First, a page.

Once a tiny fishing village, Hermanus – just over a 90-minute drive south-east of Cape Town – is now a bustling seaside town with a range of accommodation in all price brackets and tons of things to do. Think wine tasting, good restaurants and art galleries, whale-watching, hiking and long white beaches. Here’s my pick of 17 things to do in Hermanus on the Cape Whale Coast, South Africa.
Hermanus has a magnificent natural setting between mountains and ocean at Walker Bay, with the Bot River Lagoon to the west and the Klein River Lagoon to the east. The town dates back to the early 1800s and later became a popular place for people with tuberculosis to recuperate. By the 1920s there were about 15 sanitoriums in Hermanus and some of them later became hotels that still stand today.
In 2019, Overstrand Hermanus became Africa’s first UNESCO Creative City of Gastronomy. To achieve this, it had to put creativity and the creative community at the heart of its urban development plans and ensure a safe, inclusive and sustainable environment. Join in the gastronomic abundance of the area by sampling its food (see point 9) and wines (see point 8).
In Hermanus itself, try The Brewery in the Hemel-en-Aarde Village. Order a tasting tray of five varieties from lager and pale ale to pilsener and stout. For those who don’t love beer, order from the wine list or choose from a selection of spirits, non-alcoholic drinks and milkshakes. Hungry? Enjoy a meal, from salads, pizzas, sushi and burgers to pork belly and mussels.
2. Visit a museum
Don’t miss a visit to the museums in Hermanus. The Old Harbour is an open-air museum below the main square that depicts the history of the fishing and whaling industry around Hermanus (see the intro photo). See some restored old fishing boats, the jetty and the tables where fish was gutted and cleaned, as well as indoor displays in stone buildings where fishing shacks used to stand in days gone by.
3. Walk the cliff path
4. Take a hike at Fernkloof Nature Reserve
If you’re a plant enthusiast, don’t miss the Hermanus Botanical Society and Fernkloof Nature Reserve’s Fernkloof Flower Festival in September. Expect displays about the plants and birds of Fernkloof, a plant sale, and some fynbos-inspired workshops.
5. Drive the Rotary Way
6. Spend time at the beach
7. Go whale-watching
During whale season, listen for the whale crier who blows his kelp horn to alert the public to sightings nearby. Gearing’s Point on Marine Drive is a good place to view the whales. If you don’t mind crowds, you’ll love the Hermanus Whale Festival each September. There’s usually a street parade, a fun run, fascinating nature talks, displays in the eco-marine tent, arts and crafts, music and kids’ activities.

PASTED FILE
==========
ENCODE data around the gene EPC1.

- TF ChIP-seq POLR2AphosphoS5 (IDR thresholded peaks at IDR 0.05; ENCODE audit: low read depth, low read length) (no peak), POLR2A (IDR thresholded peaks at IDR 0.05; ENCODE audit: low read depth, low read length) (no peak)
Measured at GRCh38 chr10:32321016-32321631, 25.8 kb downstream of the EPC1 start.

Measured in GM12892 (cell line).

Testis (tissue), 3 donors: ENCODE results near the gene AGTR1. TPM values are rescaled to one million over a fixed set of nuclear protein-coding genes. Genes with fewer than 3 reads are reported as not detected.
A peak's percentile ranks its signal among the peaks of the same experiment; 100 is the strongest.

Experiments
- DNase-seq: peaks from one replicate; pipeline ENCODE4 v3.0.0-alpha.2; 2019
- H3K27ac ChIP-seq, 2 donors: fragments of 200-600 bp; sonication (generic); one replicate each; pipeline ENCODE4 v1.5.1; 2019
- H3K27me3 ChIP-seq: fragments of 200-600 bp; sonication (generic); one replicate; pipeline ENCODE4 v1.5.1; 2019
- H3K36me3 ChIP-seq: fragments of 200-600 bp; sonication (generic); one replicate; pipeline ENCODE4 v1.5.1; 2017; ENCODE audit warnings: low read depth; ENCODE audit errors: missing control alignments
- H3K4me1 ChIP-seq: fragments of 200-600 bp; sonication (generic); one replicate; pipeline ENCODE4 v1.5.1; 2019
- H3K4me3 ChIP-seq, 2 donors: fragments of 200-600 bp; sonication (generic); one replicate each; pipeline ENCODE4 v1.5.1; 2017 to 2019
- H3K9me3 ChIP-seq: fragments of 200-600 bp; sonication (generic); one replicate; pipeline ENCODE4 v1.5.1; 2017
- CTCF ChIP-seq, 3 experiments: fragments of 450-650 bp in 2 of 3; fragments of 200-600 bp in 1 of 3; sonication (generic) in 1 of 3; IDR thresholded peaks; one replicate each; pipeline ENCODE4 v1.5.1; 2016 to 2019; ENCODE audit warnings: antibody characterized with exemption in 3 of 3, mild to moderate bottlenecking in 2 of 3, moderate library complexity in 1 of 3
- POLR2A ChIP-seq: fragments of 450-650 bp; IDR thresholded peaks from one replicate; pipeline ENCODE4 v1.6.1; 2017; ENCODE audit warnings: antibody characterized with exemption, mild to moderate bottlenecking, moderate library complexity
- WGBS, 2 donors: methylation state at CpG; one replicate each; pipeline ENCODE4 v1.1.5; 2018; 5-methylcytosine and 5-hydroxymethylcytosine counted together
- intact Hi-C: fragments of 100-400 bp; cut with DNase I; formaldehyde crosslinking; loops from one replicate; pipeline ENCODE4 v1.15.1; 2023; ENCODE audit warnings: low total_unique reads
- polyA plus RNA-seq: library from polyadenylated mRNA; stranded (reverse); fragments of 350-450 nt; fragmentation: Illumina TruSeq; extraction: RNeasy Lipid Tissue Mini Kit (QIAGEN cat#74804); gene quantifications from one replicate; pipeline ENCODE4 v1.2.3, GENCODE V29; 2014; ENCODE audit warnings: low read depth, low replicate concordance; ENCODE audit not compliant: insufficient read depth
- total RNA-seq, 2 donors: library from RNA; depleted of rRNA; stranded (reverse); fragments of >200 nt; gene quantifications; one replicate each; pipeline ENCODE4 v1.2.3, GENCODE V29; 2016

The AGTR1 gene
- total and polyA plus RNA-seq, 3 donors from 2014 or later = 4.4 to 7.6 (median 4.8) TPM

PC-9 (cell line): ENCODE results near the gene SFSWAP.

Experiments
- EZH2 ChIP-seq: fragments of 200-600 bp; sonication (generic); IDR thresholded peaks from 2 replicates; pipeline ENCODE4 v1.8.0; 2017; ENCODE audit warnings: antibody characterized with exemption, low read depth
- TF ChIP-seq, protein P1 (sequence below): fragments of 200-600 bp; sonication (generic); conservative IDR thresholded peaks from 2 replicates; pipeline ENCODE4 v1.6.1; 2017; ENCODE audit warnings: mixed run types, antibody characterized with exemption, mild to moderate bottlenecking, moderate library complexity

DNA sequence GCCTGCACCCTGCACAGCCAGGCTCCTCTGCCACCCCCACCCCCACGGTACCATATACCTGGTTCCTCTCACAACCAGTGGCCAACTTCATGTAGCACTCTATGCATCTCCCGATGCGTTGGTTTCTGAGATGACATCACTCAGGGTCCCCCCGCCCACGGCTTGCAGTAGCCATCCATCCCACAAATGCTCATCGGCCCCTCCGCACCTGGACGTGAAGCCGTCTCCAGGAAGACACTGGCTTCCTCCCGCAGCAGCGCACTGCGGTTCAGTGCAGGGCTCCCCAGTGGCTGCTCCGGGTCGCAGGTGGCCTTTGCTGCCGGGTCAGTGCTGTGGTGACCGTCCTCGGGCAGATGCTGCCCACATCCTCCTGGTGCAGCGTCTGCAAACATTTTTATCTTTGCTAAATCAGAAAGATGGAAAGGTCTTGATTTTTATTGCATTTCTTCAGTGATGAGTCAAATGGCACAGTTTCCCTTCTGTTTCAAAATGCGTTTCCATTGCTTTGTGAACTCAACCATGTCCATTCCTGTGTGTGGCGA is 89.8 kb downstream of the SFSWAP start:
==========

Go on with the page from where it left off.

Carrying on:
Those who want more than land-based whale watching can pay for an exciting whale-watching boat trip from the New Harbour with Southern Right Charters.
8. Enjoy Hermanus wine tasting
Without doubt, my favourite stomping ground for Hermanus wine tasting is the Hemel-en-Aarde Valley, which has around 20 wineries like Newton Johnson, Hamilton Russell, Bouchard Finlayson and Creation, many of them with expansive views over the vineyards from their tasting rooms and some food offerings as well.
Visit Spookfontein for its lovely position in the vineyards above the valley and the story of its name. Back in the 1800s, when the farm was established, the iron in the water of the fontein, or spring, interacted with the cool coastal breeze to create mist, which the locals thought was a spook, or ghost.
Although Ataraxia wines are yummy, it’s worth a visit just for the tasting room that looks like a small chapel – sometimes hired out for intimate weddings. The name Ataraxia means a feeling of serenity and that’s what you get looking through the windows onto the vineyards.
Some wineries are open by appointment only; for others, check opening times on the Hemel en Aarde Wines website before you go.
9. Eat at some Hermanus restaurants
Another good place to try if you enjoy a sea view and the buzz of the Hermanus Waterfront is Pear Tree, which offers anything from seafood to burgers, poke bowls to tacos. Other Hermanus restaurants with views out to sea include La Pentola at the Hermanus Waterfront and The Rock at the New Harbour.